Passive insights for active management

By Jayson Forrest

Craig Lazzara, CFA is a Managing Director and Emeritus Global Head of the Index Investment Strategy Group at S&P Dow Jones S&P Dow Jones Indices
Craig Lazzara, CFA - S&P Dow Jones Indices

Craig Lazzara (S&P DJI) provides his thoughts behind why active managers face severe and continuing performance challenges when investing.

 

Passive insights for active management  Craig Lazzara S&P DJI

With more professional investors and managers chasing alpha, investing is getting harder. The capability of active managers today is much higher than it was, say, 30 years ago, but the problem is, today’s managers have to compete against people who are equally capable

Craig Lazzara, CFA

In a market environment characterised by skewed returns (which is every market) and relatively concentrated portfolios — which is what active managers do — you’d expect that most managers will underperform by a little, which will enable a few to outperform by a lot

Craig Lazzara, CFA

Most active managers underperform most of the time, with any outperformance tending to be temporary. This was the key view of Craig Lazzara, CFA — a Managing Director and Emeritus Global Head of the Index Investment Strategy Group at S&P Dow Jones Index — who cites S&P DJI research to argue that index investors have an above-average chance of achieving above-average investment results.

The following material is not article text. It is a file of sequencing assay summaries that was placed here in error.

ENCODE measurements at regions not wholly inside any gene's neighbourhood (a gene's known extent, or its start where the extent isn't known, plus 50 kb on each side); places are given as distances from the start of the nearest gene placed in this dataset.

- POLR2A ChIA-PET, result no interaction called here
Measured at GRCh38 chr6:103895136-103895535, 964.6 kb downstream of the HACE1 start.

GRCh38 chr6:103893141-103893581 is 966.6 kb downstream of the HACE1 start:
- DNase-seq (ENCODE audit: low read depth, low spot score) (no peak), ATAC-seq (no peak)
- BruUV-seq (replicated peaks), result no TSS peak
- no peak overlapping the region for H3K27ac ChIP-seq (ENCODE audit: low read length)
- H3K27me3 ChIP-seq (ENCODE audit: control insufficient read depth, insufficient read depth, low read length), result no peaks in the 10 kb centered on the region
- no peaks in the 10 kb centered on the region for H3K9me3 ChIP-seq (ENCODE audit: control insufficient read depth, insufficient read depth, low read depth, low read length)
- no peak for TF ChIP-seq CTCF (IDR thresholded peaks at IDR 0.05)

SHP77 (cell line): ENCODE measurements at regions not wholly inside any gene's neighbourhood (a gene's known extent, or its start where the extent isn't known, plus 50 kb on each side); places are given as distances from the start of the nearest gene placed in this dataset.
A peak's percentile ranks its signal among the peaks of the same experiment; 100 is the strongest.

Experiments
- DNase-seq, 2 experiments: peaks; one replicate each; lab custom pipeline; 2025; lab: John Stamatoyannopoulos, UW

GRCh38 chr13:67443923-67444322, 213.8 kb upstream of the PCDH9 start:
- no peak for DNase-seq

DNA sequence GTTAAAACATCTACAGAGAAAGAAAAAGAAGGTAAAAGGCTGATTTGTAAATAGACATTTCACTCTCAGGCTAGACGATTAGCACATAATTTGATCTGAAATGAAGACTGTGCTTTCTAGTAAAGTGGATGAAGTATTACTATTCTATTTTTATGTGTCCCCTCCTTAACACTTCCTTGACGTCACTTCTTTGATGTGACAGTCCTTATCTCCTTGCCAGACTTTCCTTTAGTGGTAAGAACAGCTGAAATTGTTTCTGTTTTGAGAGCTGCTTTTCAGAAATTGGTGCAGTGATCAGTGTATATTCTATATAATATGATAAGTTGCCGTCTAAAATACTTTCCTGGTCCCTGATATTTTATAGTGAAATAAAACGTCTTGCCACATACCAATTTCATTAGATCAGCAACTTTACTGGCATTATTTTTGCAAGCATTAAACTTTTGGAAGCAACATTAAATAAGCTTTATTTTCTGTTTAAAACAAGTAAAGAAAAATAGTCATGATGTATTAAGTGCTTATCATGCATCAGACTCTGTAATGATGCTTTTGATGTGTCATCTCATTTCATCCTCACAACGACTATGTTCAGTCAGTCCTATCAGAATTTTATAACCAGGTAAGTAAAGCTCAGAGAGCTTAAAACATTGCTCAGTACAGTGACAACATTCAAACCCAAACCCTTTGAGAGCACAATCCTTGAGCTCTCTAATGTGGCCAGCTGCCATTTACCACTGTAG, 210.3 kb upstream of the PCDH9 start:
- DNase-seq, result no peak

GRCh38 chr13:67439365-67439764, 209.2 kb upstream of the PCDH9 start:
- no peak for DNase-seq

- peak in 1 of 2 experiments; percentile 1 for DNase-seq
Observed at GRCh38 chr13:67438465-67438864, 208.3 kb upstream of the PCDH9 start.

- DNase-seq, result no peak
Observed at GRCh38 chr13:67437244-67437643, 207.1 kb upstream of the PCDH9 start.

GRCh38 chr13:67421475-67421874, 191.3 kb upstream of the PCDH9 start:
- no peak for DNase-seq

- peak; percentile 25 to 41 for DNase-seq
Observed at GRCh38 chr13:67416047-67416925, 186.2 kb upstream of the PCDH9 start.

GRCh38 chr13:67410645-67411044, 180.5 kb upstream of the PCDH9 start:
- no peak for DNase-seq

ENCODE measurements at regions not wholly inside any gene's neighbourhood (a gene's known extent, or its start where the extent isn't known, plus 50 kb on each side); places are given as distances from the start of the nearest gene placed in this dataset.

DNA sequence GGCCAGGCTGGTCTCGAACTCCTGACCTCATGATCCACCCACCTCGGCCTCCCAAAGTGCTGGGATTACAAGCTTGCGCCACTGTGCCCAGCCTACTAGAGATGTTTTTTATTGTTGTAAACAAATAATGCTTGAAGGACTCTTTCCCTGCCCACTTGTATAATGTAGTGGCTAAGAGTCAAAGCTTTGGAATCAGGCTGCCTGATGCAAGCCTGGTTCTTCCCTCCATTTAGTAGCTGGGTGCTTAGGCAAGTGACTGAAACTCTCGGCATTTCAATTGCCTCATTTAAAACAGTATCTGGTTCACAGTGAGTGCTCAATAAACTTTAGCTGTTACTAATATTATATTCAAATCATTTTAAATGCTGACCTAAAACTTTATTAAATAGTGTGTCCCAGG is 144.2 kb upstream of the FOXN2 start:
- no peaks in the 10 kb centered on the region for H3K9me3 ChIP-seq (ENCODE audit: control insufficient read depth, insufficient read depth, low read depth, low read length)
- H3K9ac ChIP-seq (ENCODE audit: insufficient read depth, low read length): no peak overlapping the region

“Active managers are smart people. They work hard, are well trained, and are incentivised to do well, but nonetheless, most of them don’t. So, why is active management so difficult?,” asks Craig.

As  part of a wide-ranging discussion on passive and active management at an IMAP Independent Thought Roundtable (in association with S&P DJI), Craig suggested that there are three core reasons as to why active management is difficult:

1. Cost;

2. Professionalisation; and

3. Skewness of returns.

Cost

Craig believes cost contributes to the difficulty of active management. Referring to 2022 data from the U.S., the average expense ratio for actively managed U.S. equity funds was 66 bps, while the average for index mutual funds was 5 bps.

Professionalisation

According to Craig, it’s important to understand there is no natural source of alpha. In order for one investor to be above average, another investor has to be below average. He says the total outperformance of the winners must equal the total underperformance of the losers. And the source of the winners’ positive alpha is the losers’ negative alpha. This makes active management challenging.

“With more professional investors and managers chasing alpha, investing is getting harder,” says Craig. “The capability of active managers today is much higher than it was, say, 30 years ago, but the problem is, today’s managers have to compete against people who are equally capable.” 

Craig uses an analogy of a lion catching the slowest zebra in the herd. Once the lion has caught the slowest zebra, the speed of the herd naturally increases. And so it gets harder and harder to be above average.

“It’s analogous in investing,” says Craig. “When assets move from active to passive, it’s the least capable active managers who lose the most assets